Thursday, March 10, 2011

Republicans are Ruthless

And therein lies the difference between them and us.


While Democrats worry about appearances.

Wisconsin taught us the same lesson that should have been learned over and over again the last decade or so. From the Clinton impeachment, to the Florida 2000 debacle, to the Iraq war, to mid-decade restricting, to judicial nominations, to the health care fight, to repeal of the Bush tax cuts. Republicans will do whatever it takes, by any means necessary, to win. When faced with the same situation, Democrats will agonize, wring their hands, rack themselves with guilt, and seek "fairness" and "compromise." Maybe, just maybe, that's why Republicans seem to win most of the battles, while Democrats lose them.

Last night, Republicans in the Wisconsin Senate did an end-run around the rules to strike a death blow to workers' rights in that state.
According to the Senate rules, the Democratic Senators who left the state to prevent movement of the Governor's budget plan were able to stop that bill because it was a budget bill that included spending. So, last night in a sneaky, thoroughly anti-democratic move which some are saying could be illegal, the Republican Senators took the provision that guts workers' collective bargaining rights and passed it as a standalone bill.

The right wing spin is in

After three weeks of waiting for state senate Democrats to come back from their hideouts in Illinois, and after days of having their overtures at compromise rejected, Republicans in Wisconsin today did what they had to do and approved a standalone bill stripping most collective bargaining power from the state’s public employee unions. Spending bills require a super-quorum that GOP senators could not meet without at least a couple of Democrats present. By separating the collective bargaining provision from a larger bill that contained spending measures, the GOP was able to pass it with only a simple majority present. Republicans have taken a stand for better government and fiscal sanity, and it will now be up to Wisconsin’s voters to decide at the ballot box if they support this reform effort.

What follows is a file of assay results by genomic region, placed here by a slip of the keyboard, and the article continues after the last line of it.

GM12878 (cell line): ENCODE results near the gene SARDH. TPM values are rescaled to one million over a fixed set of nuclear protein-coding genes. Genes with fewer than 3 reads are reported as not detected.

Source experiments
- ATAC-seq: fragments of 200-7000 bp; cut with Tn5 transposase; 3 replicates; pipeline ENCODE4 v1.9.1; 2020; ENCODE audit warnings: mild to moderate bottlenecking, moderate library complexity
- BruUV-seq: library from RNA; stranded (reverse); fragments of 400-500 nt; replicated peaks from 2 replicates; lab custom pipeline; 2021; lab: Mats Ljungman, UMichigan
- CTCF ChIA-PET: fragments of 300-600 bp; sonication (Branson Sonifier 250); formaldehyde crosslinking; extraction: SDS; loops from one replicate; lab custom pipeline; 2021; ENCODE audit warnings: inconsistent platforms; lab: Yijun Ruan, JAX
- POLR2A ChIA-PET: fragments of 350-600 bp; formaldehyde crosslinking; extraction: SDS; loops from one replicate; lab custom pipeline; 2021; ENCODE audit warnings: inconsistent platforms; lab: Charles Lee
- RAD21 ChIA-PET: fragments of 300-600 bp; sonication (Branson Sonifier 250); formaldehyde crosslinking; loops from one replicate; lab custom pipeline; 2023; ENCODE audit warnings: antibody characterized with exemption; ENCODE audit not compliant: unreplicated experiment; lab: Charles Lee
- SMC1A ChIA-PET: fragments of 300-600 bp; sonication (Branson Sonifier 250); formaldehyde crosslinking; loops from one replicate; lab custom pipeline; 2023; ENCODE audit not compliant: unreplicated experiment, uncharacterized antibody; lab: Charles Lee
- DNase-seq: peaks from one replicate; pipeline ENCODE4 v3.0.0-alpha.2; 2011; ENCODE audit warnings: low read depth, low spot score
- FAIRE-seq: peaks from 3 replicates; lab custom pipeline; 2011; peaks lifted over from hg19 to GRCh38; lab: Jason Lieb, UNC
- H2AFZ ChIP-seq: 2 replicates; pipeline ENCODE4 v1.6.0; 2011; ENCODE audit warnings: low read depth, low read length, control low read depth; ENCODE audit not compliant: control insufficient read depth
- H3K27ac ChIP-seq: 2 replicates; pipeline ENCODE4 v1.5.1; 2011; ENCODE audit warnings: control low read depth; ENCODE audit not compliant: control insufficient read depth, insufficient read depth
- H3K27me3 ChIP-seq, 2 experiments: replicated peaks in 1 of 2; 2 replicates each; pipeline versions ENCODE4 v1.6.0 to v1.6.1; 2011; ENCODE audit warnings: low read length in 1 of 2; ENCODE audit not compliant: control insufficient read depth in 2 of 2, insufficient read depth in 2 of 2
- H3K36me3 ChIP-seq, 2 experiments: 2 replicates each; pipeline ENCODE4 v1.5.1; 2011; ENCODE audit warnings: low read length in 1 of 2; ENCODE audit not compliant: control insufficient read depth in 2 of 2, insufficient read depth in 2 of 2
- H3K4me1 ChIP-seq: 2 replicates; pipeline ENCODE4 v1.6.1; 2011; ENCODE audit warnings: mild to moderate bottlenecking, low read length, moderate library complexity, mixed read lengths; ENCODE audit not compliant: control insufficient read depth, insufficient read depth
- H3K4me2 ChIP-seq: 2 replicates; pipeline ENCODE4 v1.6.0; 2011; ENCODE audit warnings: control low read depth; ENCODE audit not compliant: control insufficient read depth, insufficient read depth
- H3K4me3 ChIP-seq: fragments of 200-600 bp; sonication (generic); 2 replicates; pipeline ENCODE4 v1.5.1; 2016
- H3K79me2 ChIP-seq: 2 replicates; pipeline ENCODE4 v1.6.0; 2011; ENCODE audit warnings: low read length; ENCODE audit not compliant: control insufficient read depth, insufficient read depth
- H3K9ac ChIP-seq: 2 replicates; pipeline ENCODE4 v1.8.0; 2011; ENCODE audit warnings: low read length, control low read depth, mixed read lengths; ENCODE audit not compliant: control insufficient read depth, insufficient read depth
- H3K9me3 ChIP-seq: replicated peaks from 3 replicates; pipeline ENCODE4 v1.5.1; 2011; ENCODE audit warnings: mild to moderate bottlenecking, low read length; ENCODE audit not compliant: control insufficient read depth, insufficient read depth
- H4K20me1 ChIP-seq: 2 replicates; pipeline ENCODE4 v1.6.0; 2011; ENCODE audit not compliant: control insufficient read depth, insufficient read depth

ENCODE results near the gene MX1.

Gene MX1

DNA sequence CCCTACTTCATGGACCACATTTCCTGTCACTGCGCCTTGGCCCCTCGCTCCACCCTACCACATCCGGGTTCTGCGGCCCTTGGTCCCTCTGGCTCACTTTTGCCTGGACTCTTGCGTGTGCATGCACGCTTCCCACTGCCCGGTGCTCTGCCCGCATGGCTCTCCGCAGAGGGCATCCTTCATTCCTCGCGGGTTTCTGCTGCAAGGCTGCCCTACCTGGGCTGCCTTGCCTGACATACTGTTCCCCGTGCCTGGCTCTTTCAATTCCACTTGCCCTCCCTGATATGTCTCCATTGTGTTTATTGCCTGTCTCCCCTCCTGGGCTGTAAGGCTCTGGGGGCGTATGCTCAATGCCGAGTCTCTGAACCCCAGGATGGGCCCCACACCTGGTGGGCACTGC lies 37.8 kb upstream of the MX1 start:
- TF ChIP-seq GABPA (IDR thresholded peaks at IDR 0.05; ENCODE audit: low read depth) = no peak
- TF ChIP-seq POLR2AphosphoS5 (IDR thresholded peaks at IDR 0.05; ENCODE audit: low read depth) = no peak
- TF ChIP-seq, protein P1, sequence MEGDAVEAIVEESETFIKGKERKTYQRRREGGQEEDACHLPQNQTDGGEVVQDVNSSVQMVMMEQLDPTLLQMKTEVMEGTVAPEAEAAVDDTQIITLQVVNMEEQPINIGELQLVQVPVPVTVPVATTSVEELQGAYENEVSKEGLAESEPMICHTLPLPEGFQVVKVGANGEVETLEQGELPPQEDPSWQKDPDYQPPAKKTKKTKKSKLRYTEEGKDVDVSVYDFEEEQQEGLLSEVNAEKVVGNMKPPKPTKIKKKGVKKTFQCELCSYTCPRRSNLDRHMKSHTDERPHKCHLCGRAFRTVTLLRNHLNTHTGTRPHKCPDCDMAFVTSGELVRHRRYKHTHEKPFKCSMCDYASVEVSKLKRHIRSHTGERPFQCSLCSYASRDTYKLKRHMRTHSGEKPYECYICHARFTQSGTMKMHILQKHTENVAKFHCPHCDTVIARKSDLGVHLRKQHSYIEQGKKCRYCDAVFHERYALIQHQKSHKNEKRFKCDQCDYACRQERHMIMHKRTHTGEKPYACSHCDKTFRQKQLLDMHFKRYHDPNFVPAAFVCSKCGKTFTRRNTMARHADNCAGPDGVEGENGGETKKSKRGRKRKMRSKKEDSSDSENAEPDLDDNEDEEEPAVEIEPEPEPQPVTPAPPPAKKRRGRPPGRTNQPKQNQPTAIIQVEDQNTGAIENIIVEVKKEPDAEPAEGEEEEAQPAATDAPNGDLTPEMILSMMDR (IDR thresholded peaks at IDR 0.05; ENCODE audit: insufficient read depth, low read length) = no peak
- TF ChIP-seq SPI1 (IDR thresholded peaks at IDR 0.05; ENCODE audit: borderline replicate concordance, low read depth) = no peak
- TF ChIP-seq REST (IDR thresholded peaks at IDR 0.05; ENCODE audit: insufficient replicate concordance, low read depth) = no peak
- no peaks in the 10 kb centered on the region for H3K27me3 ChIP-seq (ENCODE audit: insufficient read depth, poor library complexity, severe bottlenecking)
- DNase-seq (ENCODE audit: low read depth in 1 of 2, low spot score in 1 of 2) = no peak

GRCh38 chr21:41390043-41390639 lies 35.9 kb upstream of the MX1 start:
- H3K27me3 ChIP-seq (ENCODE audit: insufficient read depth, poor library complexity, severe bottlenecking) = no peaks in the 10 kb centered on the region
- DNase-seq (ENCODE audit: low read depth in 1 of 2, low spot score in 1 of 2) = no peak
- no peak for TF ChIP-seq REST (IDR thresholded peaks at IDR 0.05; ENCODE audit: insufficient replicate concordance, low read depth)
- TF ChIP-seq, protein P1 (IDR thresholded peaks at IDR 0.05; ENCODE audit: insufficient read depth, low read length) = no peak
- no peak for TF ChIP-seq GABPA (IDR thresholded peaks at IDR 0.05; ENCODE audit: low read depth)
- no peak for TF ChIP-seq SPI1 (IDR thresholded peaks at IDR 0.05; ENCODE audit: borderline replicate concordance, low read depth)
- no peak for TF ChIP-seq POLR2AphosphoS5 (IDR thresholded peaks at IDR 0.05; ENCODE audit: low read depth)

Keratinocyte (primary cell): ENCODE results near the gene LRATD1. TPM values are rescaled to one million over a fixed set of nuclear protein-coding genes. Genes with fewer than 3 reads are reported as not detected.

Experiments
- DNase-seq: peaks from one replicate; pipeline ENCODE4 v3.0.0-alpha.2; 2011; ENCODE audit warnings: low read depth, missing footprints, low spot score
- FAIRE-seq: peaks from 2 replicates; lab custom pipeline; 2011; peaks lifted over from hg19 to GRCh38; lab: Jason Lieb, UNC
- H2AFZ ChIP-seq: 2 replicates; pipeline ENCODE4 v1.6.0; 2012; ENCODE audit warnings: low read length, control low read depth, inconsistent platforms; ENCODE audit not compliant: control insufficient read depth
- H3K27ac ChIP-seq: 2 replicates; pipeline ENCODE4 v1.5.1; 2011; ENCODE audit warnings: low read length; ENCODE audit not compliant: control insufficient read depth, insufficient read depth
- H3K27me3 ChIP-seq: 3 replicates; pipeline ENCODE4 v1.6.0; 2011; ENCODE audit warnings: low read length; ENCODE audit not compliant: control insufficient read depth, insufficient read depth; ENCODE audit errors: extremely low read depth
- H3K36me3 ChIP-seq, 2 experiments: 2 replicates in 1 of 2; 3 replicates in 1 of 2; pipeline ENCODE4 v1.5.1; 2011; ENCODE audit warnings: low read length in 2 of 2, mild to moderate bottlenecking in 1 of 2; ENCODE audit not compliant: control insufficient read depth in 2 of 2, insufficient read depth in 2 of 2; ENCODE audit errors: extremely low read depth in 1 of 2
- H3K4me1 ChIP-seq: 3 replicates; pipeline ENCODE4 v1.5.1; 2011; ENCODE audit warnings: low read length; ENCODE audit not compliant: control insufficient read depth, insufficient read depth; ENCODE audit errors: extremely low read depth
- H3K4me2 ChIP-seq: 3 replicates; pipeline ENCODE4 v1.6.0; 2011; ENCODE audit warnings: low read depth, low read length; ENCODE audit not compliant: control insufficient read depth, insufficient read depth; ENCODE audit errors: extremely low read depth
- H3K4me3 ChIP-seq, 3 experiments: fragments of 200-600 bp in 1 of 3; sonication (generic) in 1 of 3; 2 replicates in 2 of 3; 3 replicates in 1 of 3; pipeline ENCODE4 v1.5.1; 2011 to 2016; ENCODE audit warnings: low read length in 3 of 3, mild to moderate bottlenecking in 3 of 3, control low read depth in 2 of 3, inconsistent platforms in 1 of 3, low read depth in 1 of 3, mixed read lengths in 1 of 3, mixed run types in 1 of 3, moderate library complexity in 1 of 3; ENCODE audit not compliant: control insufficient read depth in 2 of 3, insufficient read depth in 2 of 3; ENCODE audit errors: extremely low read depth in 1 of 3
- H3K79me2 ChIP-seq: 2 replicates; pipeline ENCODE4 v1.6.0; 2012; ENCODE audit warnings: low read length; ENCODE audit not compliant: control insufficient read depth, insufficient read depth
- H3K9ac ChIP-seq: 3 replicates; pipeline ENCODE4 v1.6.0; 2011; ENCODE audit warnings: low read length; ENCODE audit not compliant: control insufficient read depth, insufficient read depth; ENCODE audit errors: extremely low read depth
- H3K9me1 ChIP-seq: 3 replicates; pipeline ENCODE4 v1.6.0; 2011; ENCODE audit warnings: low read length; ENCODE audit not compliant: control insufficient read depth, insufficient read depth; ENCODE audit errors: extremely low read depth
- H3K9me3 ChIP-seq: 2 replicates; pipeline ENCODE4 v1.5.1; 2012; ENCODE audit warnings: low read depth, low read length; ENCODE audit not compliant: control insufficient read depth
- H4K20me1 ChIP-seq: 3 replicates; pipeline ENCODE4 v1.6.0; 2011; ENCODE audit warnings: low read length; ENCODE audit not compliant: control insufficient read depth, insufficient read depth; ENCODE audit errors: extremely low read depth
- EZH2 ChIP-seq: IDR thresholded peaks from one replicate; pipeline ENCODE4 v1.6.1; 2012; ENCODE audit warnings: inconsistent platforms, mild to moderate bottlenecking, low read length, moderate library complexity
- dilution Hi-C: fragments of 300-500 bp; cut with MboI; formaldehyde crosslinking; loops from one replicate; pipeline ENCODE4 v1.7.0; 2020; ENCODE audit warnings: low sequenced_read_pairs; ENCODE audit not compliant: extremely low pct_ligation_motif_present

Republicans haven't taken a stand for better government and fiscal sanity, this was all about busting the union. Passing the union-busting part of Gov. Walker's plan as a stand-alone, non-fiscal measure exposes the lie that the attack on workers' rights had anything whatsoever to do with saving money and fixing the budget. This assault was driven by ideology and politics all along.

What republicans did last night was an attack on the democratic process however they see it as revenge for the way ObamaCare was passed.

Democrats are, of course, whining that the GOP used tricks to steamroll the minority party, but after the way Obamacare was passed, I really don’t want to hear about it. Besides, there was really no “trick” involved — passing the union measure by itself is completely legitimate. Leaving the state en masse to prevent a vote, on the other hand, not so much.